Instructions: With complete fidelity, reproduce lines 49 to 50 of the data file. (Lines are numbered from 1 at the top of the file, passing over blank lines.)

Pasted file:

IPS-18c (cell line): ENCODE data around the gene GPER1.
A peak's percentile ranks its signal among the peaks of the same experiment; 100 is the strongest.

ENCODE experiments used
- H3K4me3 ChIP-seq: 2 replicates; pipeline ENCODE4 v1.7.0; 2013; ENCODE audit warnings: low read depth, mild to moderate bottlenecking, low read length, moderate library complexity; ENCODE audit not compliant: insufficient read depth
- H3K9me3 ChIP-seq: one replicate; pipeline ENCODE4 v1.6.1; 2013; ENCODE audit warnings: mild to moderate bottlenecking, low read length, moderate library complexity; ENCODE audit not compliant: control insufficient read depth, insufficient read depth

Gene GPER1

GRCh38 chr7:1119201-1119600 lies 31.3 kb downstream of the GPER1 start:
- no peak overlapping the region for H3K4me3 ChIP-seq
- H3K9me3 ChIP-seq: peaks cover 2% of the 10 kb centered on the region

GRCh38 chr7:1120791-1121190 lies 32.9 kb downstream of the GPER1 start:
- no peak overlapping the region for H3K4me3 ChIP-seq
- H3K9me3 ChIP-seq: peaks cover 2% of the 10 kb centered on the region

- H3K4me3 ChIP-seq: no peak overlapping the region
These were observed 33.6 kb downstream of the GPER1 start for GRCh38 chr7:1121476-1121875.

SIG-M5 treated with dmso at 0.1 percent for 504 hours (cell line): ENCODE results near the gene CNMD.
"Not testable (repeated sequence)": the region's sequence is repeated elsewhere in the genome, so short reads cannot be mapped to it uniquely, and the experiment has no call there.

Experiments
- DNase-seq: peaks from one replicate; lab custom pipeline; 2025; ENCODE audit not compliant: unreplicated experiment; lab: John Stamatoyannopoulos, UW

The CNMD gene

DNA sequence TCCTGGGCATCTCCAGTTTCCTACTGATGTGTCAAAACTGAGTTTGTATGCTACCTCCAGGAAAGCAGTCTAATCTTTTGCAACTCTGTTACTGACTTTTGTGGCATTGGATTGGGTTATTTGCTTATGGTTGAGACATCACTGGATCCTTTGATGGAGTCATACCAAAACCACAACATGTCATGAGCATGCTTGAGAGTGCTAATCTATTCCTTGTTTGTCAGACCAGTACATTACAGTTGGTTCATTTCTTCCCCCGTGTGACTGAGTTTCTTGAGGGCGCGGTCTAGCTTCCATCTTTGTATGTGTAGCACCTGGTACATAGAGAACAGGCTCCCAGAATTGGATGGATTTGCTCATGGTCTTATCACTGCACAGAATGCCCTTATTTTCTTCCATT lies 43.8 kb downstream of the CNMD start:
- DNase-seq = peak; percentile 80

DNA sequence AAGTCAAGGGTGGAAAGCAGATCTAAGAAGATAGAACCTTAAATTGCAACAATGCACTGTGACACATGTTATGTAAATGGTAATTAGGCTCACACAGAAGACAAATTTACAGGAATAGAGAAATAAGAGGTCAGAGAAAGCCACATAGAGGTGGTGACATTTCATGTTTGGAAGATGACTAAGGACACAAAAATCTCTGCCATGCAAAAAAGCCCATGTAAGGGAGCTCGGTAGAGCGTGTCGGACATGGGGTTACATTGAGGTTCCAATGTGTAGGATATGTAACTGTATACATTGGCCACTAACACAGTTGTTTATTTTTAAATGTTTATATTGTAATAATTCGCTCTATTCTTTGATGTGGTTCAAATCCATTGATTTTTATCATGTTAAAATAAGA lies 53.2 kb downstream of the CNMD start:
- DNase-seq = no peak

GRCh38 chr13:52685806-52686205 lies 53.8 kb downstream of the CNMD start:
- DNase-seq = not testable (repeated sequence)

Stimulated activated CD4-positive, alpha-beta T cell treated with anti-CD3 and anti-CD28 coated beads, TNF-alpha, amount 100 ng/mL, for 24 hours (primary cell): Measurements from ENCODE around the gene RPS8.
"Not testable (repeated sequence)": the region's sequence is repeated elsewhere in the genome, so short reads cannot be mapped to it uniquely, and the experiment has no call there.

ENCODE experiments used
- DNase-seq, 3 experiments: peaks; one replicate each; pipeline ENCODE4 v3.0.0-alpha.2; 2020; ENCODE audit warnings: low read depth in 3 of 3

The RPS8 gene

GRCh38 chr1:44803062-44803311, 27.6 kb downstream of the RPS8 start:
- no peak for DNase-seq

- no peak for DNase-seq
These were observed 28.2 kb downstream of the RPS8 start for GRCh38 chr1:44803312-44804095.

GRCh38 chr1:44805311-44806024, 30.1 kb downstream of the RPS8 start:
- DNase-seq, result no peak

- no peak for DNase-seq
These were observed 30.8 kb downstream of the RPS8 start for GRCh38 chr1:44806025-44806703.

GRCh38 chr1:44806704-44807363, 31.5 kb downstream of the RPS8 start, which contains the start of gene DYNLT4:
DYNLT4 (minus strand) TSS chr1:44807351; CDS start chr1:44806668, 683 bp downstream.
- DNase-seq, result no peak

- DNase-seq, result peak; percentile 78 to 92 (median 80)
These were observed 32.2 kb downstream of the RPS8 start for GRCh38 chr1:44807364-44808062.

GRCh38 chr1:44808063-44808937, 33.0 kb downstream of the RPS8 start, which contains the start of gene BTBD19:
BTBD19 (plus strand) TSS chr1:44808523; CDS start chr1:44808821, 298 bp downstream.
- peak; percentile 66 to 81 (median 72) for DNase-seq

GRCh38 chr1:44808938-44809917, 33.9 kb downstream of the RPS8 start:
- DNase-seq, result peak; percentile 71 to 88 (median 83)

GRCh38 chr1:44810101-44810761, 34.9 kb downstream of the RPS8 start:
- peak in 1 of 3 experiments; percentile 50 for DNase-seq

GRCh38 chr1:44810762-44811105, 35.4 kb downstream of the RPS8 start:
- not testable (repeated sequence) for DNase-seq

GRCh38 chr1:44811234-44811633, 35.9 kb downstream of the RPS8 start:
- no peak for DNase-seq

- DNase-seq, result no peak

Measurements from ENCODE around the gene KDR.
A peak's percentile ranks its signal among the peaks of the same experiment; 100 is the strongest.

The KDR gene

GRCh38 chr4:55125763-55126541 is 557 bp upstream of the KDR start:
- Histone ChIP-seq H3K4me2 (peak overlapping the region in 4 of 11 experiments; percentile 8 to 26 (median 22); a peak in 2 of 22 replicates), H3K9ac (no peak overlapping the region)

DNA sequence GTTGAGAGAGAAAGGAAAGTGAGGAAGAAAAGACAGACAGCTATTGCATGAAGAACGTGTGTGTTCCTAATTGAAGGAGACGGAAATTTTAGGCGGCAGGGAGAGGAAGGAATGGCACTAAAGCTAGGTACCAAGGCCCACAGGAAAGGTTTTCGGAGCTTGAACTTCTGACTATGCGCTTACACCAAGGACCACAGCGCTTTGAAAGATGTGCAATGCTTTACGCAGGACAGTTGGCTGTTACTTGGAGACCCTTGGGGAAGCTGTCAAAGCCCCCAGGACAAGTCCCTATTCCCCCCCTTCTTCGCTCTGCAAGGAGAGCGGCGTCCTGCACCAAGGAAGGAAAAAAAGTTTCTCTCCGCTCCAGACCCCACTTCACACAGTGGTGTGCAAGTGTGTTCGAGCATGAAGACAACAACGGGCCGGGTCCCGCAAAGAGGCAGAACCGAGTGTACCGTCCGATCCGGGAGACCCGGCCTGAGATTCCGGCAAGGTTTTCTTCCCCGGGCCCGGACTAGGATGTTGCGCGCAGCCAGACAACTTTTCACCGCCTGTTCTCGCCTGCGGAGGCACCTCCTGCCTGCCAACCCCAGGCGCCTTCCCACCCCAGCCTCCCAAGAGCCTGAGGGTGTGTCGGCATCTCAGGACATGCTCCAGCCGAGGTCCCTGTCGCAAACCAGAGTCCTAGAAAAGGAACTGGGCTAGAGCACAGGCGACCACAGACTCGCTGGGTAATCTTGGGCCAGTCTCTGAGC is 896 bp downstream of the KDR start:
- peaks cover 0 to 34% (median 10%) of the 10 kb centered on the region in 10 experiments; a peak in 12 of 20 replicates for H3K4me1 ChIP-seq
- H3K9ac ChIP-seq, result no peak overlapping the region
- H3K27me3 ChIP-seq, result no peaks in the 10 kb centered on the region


GRCh38 chr1:44810101-44810761, 34.9 kb downstream of the RPS8 start:
- peak in 1 of 3 experiments; percentile 50 for DNase-seq